In an earlier post, I complained about the arbitrary ratios embedded in the Common CoreStandards for fiction and “informational text.” I asked who would police whether Mr. Smith and Ms. Jones was teaching too much or too little fiction.

Please read this exchange.

A reader commented as follows:

“You ask at the end of your post – “Whose wisdom decided on 50-50 and 70-30? Who will police the classrooms? Where is the evidence that these ratios are better than some other ratio or none at all?”

“If you read the ELA CC Standards in the introduction it clearly states the source which is:
Source: National Assessment Governing Board. (2008). Reading framework for the 2009 National Assessment of Educational Progress. Washington, DC: U.S. Government Printing Office.

“Here is the link to the Reading Framework from the 2009 National Assessment of Educational Progress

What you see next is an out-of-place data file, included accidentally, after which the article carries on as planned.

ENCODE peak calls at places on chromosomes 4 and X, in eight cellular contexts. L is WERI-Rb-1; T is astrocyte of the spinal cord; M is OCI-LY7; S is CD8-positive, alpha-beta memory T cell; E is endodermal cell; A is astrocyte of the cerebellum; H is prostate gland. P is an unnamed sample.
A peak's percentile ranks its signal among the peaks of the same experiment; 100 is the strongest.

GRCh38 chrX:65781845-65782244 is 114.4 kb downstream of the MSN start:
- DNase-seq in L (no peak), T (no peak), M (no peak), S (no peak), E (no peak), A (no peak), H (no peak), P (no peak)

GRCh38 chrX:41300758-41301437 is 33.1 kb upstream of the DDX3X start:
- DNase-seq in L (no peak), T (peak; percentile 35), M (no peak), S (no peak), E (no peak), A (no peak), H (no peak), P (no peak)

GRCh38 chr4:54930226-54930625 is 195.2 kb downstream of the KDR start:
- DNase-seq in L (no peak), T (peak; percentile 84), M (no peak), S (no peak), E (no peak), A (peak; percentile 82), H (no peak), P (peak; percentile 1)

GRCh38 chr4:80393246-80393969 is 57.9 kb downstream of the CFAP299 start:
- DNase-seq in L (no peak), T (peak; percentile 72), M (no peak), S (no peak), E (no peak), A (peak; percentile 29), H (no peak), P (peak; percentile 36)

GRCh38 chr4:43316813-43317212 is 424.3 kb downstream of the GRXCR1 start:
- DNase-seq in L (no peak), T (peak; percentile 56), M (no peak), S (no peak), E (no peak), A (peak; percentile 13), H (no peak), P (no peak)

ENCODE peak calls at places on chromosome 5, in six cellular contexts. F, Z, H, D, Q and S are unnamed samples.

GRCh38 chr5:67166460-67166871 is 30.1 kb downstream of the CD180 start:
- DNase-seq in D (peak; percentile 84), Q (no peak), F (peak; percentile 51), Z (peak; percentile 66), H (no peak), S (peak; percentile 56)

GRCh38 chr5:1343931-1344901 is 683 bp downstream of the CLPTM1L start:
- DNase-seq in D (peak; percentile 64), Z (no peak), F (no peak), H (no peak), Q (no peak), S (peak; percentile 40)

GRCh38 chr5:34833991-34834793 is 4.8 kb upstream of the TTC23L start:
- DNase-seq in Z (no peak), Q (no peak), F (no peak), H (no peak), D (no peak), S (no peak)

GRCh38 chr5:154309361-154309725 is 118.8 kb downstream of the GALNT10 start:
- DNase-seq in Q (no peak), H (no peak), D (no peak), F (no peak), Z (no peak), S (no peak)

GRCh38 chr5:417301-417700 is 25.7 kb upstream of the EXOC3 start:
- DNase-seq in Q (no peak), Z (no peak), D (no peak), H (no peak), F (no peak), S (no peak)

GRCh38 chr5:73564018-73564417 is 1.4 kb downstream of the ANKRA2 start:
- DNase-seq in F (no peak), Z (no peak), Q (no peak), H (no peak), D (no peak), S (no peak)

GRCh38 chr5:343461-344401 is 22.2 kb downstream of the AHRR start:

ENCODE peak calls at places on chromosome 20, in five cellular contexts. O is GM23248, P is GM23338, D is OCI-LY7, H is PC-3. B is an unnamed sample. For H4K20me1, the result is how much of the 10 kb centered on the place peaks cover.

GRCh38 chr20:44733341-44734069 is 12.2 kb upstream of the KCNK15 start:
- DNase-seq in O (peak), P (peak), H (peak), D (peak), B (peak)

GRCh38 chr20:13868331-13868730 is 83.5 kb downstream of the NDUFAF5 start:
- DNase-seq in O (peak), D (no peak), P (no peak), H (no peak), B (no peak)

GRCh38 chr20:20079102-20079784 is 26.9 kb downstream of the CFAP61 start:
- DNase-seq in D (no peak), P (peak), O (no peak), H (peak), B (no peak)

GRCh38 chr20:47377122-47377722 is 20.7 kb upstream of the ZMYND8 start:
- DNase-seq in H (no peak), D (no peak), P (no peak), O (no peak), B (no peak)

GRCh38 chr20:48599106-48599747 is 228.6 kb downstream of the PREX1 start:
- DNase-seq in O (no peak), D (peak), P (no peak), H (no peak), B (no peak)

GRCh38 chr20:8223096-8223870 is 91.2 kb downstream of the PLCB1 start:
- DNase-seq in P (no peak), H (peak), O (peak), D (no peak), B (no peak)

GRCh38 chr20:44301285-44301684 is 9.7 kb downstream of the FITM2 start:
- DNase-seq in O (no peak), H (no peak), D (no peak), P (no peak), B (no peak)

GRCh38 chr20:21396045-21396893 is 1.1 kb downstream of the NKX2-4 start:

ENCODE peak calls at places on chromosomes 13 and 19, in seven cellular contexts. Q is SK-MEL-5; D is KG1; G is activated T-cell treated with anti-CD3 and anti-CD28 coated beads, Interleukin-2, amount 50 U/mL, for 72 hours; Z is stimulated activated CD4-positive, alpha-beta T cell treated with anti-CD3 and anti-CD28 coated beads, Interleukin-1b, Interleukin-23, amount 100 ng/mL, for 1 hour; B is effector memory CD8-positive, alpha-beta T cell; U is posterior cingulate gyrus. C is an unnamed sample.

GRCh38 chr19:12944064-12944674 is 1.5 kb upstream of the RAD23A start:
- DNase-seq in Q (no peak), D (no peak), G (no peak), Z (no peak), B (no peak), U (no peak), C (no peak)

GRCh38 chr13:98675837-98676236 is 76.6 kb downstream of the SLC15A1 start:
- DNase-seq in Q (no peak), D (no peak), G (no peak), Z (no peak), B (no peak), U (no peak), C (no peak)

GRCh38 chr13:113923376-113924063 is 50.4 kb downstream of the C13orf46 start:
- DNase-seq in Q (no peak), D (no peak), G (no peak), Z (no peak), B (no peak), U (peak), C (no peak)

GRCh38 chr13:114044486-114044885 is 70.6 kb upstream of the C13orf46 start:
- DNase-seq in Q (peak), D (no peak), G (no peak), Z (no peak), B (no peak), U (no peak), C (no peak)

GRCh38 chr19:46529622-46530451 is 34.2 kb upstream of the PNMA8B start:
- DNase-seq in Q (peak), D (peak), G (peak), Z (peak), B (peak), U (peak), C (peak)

http://www.nagb.org/content/nagb/assets/documents/publications/frameworks/reading09.pdf

“When you read this – you will notice the variety and depth of the educators that worked on this assessment and document.

“So Yes, Virginia – there is a place where the numbers come from:)”

I replied to this comment as follows:

“I was on the board of NAEP for seven years. Those proportions were created as a guideline for publishers constructing assessments, not for teachers.

“There is no valid reason in the wold to tell teachers that they must tailor what they teach to match a completely arbitrary ratio inserted into NAEP, with zero scientific validation, years ago.

“If kids are reading “informational text” in science, history, math, civics, and other subjects, their English teachers should be free to teach whatever they love, whether it is fiction or non-fiction.

“The ratios are nonsense. Utter and complete nonsense.

“I repeat: what administrator will have the stopwatch to police this travesty in all the classrooms?
What brave soul will call it what it is: nonsense.”